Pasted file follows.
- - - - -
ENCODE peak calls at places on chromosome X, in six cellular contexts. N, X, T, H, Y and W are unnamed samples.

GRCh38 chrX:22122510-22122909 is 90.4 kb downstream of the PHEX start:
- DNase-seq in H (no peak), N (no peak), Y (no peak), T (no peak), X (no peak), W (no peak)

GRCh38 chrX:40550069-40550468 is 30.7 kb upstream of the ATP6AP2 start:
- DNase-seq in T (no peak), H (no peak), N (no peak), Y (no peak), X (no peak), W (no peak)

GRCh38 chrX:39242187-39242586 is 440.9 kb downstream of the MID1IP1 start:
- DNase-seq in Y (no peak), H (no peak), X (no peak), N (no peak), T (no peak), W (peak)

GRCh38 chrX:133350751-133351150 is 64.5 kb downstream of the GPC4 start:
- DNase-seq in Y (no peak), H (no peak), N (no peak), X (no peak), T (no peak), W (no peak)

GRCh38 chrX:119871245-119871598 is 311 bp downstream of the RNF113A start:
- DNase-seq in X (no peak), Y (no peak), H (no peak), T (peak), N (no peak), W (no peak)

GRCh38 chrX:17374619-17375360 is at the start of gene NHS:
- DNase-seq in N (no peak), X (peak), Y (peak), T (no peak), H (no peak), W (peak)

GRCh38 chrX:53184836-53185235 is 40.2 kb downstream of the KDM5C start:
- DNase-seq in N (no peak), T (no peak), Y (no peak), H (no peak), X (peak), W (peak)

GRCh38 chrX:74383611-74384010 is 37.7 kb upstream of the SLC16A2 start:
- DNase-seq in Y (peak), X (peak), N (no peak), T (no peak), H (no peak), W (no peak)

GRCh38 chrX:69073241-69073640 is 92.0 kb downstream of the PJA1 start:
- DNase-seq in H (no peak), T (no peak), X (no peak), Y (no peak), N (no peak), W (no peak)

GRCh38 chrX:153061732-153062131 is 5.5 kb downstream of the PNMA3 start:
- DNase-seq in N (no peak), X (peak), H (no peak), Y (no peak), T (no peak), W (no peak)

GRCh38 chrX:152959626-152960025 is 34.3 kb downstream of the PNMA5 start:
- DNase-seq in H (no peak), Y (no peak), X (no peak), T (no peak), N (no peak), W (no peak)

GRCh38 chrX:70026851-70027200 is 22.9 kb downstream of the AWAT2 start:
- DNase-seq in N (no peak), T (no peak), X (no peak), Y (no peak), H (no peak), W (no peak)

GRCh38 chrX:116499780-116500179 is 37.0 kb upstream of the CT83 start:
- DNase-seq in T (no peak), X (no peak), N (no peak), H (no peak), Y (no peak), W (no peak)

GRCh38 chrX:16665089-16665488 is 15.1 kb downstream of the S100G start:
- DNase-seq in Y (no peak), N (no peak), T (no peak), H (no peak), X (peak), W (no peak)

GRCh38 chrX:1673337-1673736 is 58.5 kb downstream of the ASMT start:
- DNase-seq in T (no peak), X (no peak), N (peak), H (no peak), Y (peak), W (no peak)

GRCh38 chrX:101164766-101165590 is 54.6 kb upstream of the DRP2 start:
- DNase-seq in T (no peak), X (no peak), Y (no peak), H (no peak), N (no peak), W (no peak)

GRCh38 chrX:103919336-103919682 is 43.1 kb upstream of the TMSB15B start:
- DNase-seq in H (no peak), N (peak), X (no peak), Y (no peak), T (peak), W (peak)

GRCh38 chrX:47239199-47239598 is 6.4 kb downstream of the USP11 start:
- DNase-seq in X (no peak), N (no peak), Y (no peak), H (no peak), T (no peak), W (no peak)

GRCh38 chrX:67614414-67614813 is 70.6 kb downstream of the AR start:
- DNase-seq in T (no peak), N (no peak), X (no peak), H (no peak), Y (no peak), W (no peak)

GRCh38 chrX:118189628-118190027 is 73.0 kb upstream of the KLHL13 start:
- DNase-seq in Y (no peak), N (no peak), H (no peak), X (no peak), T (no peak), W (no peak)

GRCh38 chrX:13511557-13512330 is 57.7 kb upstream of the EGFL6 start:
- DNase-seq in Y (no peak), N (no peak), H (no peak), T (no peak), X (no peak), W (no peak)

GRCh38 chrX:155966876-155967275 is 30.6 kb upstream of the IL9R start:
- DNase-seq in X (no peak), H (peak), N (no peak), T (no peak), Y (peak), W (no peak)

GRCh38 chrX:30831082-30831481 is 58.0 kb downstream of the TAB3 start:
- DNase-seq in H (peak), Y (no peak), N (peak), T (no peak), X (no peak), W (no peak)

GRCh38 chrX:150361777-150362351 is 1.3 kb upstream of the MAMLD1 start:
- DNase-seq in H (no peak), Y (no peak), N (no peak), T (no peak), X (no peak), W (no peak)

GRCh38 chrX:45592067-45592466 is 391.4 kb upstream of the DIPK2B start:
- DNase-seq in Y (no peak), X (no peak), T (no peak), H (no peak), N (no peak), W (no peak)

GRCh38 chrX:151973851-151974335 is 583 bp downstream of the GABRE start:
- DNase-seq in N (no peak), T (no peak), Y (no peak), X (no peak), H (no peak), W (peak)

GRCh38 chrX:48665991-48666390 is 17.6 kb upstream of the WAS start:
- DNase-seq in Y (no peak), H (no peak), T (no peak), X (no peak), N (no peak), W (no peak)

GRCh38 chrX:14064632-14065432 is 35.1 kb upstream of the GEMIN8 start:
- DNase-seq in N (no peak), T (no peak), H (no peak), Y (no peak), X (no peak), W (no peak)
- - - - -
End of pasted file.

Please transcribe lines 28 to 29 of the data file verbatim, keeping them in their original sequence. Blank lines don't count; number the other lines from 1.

GRCh38 chrX:16665089-16665488 is 15.1 kb downstream of the S100G start:
- DNase-seq in Y (no peak), N (no peak), T (no peak), H (no peak), X (peak), W (no peak)